Nannette Ricaforte wants to know what’s in her food. Is that too much to ask?
Life’s defining moments often seem to take place inside a doctor’s office. One such moment revealed itself to me years ago when my doctor delivered a new diagnosis – hypertension. He might as well have told me that I had a bomb strapped to my body.
My doctor offered only one option – take a prescription drug to control my blood pressure. It wasn’t good enough for me because I was tired of friends and family whose motto was: “pop a pill and eat whatever you want.” No, thanks!
As a healthcare employee for over twenty years – specifically the pharmaceutical field – I knew better. I refused to take a pill that would solve one issue but cause others in its wake.
I bargained with my doctor who looked skeptical. I promised to alter my eating habits instead of popping a pill but he reminded me that genetics played a huge factor in my diagnosis. It was imperative that I lower my blood pressure as I was at risk for heart attacks and strokes.
“You’re a ticking time bomb and as a grandmother I would think you’d want to stick around for your granddaughter’s graduation. Take your prescription and come back to see me in one month.”
It was sage advice but determination fueled me. Pursuing a healthy lifestyle meant having optimal choices to take responsibility for my health.
I made radical changes to my diet and became hyper-vigilant in reading nutrition labels on every food item I purchased. Scouring the Internet led me to the DASH diet and I adhered to its eating plan as best I could. My preoccupation with nutrition labels became so infectious my 5-year-old granddaughter now announces the percentage of sodium on all labels.
The next time I visited my doctor my blood pressure was low – too low – and my doctor acquiesced in my madness to stop taking my hypertension drug. He stipulated one condition before he agreed and that was to read nutrition labels and eat clean the rest of my life.
I’ve come to depend on nutrition labels informing me of the ingredients in my food to keep myself on the straight and narrow path of proper nutrition. I was shocked to find the culprit of my hypertension – the “healthy” frozen meals I consumed during my lunch hour – contained excessive amounts of sodium.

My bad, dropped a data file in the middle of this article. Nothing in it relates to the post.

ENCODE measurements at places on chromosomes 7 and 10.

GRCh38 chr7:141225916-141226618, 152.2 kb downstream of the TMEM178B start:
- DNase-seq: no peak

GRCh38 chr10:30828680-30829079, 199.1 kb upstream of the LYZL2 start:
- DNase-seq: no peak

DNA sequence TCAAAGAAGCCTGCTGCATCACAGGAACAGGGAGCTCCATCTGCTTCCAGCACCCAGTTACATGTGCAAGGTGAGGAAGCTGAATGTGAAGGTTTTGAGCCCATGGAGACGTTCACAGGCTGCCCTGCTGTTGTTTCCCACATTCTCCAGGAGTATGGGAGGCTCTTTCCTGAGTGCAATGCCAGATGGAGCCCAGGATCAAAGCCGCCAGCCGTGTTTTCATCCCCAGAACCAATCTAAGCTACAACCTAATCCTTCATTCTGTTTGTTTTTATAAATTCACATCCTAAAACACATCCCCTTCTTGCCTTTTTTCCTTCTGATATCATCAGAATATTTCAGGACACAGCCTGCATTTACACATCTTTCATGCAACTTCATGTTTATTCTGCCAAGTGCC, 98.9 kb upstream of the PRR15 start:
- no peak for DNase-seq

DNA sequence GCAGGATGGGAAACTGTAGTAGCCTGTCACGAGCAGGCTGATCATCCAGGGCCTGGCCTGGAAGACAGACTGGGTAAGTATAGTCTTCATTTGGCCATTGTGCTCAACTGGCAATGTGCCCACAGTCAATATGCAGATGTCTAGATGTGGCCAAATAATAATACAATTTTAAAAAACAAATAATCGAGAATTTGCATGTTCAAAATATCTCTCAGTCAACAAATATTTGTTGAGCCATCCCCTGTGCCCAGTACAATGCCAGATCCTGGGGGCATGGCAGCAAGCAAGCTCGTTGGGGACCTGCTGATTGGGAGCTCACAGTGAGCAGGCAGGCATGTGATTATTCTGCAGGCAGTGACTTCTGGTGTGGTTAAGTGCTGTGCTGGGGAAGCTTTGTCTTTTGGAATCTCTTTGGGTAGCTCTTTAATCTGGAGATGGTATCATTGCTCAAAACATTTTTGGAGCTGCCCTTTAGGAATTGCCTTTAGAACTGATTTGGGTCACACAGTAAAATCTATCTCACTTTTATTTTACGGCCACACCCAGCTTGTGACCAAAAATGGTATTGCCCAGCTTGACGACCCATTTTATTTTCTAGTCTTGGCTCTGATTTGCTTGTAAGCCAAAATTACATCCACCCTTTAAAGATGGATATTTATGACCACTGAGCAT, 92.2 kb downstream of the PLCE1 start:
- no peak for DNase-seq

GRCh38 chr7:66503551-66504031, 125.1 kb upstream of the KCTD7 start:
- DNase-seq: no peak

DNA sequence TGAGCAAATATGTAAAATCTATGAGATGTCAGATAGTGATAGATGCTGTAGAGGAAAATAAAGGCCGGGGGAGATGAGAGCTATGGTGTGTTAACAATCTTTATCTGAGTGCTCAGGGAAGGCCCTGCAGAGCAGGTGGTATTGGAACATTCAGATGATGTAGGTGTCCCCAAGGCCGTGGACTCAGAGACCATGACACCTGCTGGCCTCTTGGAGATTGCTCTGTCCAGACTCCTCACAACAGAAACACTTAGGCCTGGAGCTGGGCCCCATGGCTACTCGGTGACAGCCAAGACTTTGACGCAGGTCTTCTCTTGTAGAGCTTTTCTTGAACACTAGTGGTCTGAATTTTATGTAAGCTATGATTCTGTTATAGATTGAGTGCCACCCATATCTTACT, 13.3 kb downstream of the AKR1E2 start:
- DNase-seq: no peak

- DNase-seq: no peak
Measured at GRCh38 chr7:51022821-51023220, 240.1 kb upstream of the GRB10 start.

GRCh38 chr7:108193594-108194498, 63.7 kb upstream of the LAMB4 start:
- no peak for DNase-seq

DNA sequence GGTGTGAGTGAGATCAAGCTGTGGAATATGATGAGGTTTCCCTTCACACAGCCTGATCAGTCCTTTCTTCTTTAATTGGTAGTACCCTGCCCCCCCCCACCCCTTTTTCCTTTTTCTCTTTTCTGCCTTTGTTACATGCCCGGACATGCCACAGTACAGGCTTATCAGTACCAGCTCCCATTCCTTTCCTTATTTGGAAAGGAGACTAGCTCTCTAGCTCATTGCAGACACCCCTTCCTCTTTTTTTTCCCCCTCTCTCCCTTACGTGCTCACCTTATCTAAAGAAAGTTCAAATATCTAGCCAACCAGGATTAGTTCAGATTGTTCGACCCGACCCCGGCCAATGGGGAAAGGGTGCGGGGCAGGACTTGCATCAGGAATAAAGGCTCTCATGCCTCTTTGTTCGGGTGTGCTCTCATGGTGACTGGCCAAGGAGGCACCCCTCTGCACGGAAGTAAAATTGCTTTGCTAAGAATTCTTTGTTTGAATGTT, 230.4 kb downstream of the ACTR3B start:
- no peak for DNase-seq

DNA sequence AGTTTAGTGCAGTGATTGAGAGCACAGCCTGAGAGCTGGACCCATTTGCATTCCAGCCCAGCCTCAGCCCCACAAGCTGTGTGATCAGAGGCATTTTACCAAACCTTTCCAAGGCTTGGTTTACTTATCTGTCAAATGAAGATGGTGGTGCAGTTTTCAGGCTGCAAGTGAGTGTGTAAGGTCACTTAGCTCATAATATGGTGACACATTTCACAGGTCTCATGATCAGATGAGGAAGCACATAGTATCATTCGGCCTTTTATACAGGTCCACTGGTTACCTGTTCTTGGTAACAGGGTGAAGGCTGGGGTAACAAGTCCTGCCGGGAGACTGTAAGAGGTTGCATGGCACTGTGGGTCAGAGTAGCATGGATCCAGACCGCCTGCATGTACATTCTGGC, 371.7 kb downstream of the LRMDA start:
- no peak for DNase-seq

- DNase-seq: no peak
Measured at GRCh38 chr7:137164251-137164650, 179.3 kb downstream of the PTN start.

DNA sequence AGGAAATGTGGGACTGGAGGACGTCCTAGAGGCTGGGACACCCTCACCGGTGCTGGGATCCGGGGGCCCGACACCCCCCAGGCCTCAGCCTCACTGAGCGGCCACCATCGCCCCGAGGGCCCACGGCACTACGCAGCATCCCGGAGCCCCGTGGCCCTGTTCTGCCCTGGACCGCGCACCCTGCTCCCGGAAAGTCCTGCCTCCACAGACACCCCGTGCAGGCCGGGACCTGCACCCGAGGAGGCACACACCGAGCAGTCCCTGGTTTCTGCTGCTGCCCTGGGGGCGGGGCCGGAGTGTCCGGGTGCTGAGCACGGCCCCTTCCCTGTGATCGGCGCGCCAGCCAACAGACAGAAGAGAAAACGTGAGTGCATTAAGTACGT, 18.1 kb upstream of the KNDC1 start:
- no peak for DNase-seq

Intensive research, altering my eating habits, exercise, and educating myself on nutrition labels were the ammunition I needed to control my blood pressure.
As a health conscious consumer I have a right to know the nutritional content in my food and whether it has been genetically modified. Gene splicing is used to modify the genetic code of food produced from plants, animals, and microbes by selectively introducing specific DNA segments.
Although there are opposing views to the potential health risks, safety, and long-term side effects that genetically modified organisms (GMOs) have on humans, the lack of long-term safety studies sure isn’t reassuring.
One of my favorite foods is corn: cornbread, popcorn, corn-on-the-cob, etc. It shouldn’t surprise me that peer-reviewed journal Food and Chemical Toxicology released the only long-term feeding study conducted by a group of European scientists who discovered harmful health effects on rats that were fed Monsanto’s RoundUp-Ready corn.
The scientists’ two-year study revealed that rats fed GE corn and those whose water contained environmentally relevant levels of the herbicide RoundUp acquired 2 to 3 times more large tumors than the control group, females developed mammary and pituitary gland tumors, male rats also developed tumors but experienced serious kidney and liver damage; and premature death in males and females compared to those in the control group.
If I can’t buy corn that isn’t specifically labeled as pesticide/herbicide free or non-GMO then corn in its entirety will be eliminated from my diet.
What about the intense craving I have for sushi and the obsessive need to eat salmon sushi at least once a month? What if the sushi restaurant I frequented served genetically engineered (GE) salmon or “Frankenfish?” If the first approved “transgenic” animal entered our food supply there wouldn’t be a label informing consumers they were eating a modified fish.
I’m not naïve to think that I can avoid GMOs altogether, but I can try. I’ll be the first to admit that I don’t ask the sushi chef if the salmon they’ve prepared was raised in overcrowded factory fish farms and fed on antibiotics. With the added concern of GMOs, monthly trips to my favorite sushi spots will cease.
I plan on living to 100-years-old, still active and volunteering for My Refuge House, instead of rotting in a recliner. I’d like to believe that by the time I reach such an age I’ll finally be given the right to know what was in my food. In this day and age, detailed food labels can be a matter of life and death. For this reason I believe they are worth fighting for.